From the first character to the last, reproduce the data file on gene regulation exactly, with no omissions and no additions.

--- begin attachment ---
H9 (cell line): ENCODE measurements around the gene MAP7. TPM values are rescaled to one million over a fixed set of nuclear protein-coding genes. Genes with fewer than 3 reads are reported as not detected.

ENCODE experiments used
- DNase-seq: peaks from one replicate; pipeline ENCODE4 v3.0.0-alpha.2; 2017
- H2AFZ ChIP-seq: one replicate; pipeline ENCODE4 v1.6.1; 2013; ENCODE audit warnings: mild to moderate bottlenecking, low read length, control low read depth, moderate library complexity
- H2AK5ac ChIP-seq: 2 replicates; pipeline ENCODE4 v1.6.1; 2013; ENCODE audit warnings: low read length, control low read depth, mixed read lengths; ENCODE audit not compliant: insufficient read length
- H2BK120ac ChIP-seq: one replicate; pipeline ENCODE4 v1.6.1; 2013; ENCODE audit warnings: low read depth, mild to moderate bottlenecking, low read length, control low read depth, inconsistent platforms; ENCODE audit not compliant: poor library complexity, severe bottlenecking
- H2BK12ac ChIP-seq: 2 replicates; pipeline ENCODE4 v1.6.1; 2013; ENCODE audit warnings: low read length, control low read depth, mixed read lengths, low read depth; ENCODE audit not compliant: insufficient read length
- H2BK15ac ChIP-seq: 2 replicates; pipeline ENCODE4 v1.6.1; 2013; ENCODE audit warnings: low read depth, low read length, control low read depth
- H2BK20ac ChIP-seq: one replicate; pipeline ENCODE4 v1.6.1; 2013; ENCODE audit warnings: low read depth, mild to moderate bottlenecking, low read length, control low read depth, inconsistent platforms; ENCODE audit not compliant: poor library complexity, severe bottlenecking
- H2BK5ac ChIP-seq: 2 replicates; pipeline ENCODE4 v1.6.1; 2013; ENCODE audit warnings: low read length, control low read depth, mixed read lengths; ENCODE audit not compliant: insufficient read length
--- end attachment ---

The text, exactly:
H9 (cell line): ENCODE measurements around the gene MAP7. TPM values are rescaled to one million over a fixed set of nuclear protein-coding genes. Genes with fewer than 3 reads are reported as not detected.

ENCODE experiments used
- DNase-seq: peaks from one replicate; pipeline ENCODE4 v3.0.0-alpha.2; 2017
- H2AFZ ChIP-seq: one replicate; pipeline ENCODE4 v1.6.1; 2013; ENCODE audit warnings: mild to moderate bottlenecking, low read length, control low read depth, moderate library complexity
- H2AK5ac ChIP-seq: 2 replicates; pipeline ENCODE4 v1.6.1; 2013; ENCODE audit warnings: low read length, control low read depth, mixed read lengths; ENCODE audit not compliant: insufficient read length
- H2BK120ac ChIP-seq: one replicate; pipeline ENCODE4 v1.6.1; 2013; ENCODE audit warnings: low read depth, mild to moderate bottlenecking, low read length, control low read depth, inconsistent platforms; ENCODE audit not compliant: poor library complexity, severe bottlenecking
- H2BK12ac ChIP-seq: 2 replicates; pipeline ENCODE4 v1.6.1; 2013; ENCODE audit warnings: low read length, control low read depth, mixed read lengths, low read depth; ENCODE audit not compliant: insufficient read length
- H2BK15ac ChIP-seq: 2 replicates; pipeline ENCODE4 v1.6.1; 2013; ENCODE audit warnings: low read depth, low read length, control low read depth
- H2BK20ac ChIP-seq: one replicate; pipeline ENCODE4 v1.6.1; 2013; ENCODE audit warnings: low read depth, mild to moderate bottlenecking, low read length, control low read depth, inconsistent platforms; ENCODE audit not compliant: poor library complexity, severe bottlenecking
- H2BK5ac ChIP-seq: 2 replicates; pipeline ENCODE4 v1.6.1; 2013; ENCODE audit warnings: low read length, control low read depth, mixed read lengths; ENCODE audit not compliant: insufficient read length